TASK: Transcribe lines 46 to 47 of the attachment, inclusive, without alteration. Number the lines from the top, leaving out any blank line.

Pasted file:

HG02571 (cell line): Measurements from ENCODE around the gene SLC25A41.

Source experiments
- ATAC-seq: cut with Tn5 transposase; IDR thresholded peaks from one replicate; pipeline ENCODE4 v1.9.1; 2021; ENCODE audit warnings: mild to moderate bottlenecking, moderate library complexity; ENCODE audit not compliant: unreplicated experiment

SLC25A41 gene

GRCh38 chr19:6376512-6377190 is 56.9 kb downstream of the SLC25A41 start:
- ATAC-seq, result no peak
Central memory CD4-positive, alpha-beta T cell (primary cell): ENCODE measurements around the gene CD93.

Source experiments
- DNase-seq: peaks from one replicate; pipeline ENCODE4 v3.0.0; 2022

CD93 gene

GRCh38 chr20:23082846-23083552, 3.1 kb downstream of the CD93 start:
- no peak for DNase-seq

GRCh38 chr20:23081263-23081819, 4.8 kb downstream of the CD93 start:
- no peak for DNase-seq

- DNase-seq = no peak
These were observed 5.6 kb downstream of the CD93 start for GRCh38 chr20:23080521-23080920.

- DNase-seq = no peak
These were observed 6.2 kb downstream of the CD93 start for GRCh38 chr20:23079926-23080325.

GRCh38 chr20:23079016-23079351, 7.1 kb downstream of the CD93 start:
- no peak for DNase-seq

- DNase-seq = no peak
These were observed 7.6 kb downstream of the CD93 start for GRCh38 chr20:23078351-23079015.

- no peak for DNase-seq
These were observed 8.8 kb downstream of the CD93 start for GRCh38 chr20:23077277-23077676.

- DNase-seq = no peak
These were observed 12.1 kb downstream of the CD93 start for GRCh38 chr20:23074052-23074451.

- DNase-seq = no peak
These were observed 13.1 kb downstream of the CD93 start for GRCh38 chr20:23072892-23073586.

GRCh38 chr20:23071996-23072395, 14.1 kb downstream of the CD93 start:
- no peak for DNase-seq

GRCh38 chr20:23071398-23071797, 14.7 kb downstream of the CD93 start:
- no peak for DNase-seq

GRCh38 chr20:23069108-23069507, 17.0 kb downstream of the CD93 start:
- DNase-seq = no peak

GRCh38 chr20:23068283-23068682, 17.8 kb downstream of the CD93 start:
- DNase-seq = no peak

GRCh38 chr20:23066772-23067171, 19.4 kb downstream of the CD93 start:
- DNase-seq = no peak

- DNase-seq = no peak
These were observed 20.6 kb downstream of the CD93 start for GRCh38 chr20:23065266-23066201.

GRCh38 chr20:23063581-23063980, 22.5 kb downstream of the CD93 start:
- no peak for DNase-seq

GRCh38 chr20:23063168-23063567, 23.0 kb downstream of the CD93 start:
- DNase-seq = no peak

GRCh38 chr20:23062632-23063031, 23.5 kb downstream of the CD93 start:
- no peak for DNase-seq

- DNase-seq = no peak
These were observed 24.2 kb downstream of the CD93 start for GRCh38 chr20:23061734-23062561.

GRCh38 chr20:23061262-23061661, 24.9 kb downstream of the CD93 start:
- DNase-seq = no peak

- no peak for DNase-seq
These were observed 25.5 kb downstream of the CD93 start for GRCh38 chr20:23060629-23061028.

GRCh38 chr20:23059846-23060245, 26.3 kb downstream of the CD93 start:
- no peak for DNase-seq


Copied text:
- no peak for DNase-seq

- DNase-seq = no peak